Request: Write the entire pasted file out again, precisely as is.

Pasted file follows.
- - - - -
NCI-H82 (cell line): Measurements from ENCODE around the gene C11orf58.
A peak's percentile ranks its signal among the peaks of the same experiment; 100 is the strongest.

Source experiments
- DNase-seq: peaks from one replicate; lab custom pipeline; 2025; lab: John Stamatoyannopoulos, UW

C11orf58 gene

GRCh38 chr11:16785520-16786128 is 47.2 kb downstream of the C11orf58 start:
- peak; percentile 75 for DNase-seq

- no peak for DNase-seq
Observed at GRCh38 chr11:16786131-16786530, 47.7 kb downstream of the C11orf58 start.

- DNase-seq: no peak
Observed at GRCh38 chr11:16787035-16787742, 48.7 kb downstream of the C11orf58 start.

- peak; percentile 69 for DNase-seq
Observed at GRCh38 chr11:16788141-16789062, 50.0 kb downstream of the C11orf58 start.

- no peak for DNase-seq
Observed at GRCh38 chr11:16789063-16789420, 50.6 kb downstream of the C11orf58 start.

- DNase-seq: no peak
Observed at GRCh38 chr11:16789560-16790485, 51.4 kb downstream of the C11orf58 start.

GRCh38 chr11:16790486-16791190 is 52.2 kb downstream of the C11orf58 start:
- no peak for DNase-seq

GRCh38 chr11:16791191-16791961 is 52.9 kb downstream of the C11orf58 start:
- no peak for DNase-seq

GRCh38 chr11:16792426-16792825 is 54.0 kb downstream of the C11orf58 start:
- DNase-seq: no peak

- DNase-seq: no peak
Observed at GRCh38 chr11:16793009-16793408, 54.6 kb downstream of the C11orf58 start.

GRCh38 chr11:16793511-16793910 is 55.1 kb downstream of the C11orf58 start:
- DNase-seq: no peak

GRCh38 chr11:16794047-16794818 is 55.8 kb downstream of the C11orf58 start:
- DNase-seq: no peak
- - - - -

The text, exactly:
NCI-H82 (cell line): Measurements from ENCODE around the gene C11orf58.
A peak's percentile ranks its signal among the peaks of the same experiment; 100 is the strongest.

Source experiments
- DNase-seq: peaks from one replicate; lab custom pipeline; 2025; lab: John Stamatoyannopoulos, UW

C11orf58 gene

GRCh38 chr11:16785520-16786128 is 47.2 kb downstream of the C11orf58 start:
- peak; percentile 75 for DNase-seq

- no peak for DNase-seq
Observed at GRCh38 chr11:16786131-16786530, 47.7 kb downstream of the C11orf58 start.

- DNase-seq: no peak
Observed at GRCh38 chr11:16787035-16787742, 48.7 kb downstream of the C11orf58 start.

- peak; percentile 69 for DNase-seq
Observed at GRCh38 chr11:16788141-16789062, 50.0 kb downstream of the C11orf58 start.

- no peak for DNase-seq
Observed at GRCh38 chr11:16789063-16789420, 50.6 kb downstream of the C11orf58 start.

- DNase-seq: no peak
Observed at GRCh38 chr11:16789560-16790485, 51.4 kb downstream of the C11orf58 start.

GRCh38 chr11:16790486-16791190 is 52.2 kb downstream of the C11orf58 start:
- no peak for DNase-seq

GRCh38 chr11:16791191-16791961 is 52.9 kb downstream of the C11orf58 start:
- no peak for DNase-seq

GRCh38 chr11:16792426-16792825 is 54.0 kb downstream of the C11orf58 start:
- DNase-seq: no peak

- DNase-seq: no peak
Observed at GRCh38 chr11:16793009-16793408, 54.6 kb downstream of the C11orf58 start.

GRCh38 chr11:16793511-16793910 is 55.1 kb downstream of the C11orf58 start:
- DNase-seq: no peak

GRCh38 chr11:16794047-16794818 is 55.8 kb downstream of the C11orf58 start:
- DNase-seq: no peak